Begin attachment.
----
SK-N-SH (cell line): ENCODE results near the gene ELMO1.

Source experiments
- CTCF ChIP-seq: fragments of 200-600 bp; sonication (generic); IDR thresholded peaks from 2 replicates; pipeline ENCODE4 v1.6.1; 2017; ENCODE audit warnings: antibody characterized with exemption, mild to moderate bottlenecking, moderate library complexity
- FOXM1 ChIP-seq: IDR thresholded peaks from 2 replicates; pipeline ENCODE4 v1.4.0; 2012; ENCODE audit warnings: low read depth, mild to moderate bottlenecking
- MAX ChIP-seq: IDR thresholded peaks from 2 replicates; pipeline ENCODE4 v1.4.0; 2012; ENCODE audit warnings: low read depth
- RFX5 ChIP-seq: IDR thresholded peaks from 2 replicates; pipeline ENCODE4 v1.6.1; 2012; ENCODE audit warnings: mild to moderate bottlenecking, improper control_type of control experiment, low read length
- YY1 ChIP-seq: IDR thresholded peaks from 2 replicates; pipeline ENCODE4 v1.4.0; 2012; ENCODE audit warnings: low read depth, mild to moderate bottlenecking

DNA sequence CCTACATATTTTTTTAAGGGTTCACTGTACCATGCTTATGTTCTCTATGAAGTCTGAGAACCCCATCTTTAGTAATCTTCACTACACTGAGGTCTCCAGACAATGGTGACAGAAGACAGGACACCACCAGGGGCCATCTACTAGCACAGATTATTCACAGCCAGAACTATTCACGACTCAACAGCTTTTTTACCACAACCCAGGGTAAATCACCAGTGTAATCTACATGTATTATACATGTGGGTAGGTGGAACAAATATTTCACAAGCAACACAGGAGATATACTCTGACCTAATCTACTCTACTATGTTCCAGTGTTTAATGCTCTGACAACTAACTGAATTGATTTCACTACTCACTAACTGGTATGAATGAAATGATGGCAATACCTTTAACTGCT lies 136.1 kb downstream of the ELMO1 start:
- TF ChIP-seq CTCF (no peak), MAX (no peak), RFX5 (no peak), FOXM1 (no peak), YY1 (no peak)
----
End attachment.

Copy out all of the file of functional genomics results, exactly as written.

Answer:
SK-N-SH (cell line): ENCODE results near the gene ELMO1.

Source experiments
- CTCF ChIP-seq: fragments of 200-600 bp; sonication (generic); IDR thresholded peaks from 2 replicates; pipeline ENCODE4 v1.6.1; 2017; ENCODE audit warnings: antibody characterized with exemption, mild to moderate bottlenecking, moderate library complexity
- FOXM1 ChIP-seq: IDR thresholded peaks from 2 replicates; pipeline ENCODE4 v1.4.0; 2012; ENCODE audit warnings: low read depth, mild to moderate bottlenecking
- MAX ChIP-seq: IDR thresholded peaks from 2 replicates; pipeline ENCODE4 v1.4.0; 2012; ENCODE audit warnings: low read depth
- RFX5 ChIP-seq: IDR thresholded peaks from 2 replicates; pipeline ENCODE4 v1.6.1; 2012; ENCODE audit warnings: mild to moderate bottlenecking, improper control_type of control experiment, low read length
- YY1 ChIP-seq: IDR thresholded peaks from 2 replicates; pipeline ENCODE4 v1.4.0; 2012; ENCODE audit warnings: low read depth, mild to moderate bottlenecking

DNA sequence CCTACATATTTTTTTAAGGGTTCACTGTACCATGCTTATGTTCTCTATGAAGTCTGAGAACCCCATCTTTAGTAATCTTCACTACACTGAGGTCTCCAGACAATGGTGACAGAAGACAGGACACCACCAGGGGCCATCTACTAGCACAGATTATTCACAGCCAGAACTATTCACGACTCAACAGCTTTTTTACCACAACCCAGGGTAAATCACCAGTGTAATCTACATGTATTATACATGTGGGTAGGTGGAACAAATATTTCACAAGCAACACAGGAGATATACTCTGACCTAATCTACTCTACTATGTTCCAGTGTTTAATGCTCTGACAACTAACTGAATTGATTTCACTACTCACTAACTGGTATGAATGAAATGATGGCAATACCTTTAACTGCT lies 136.1 kb downstream of the ELMO1 start:
- TF ChIP-seq CTCF (no peak), MAX (no peak), RFX5 (no peak), FOXM1 (no peak), YY1 (no peak)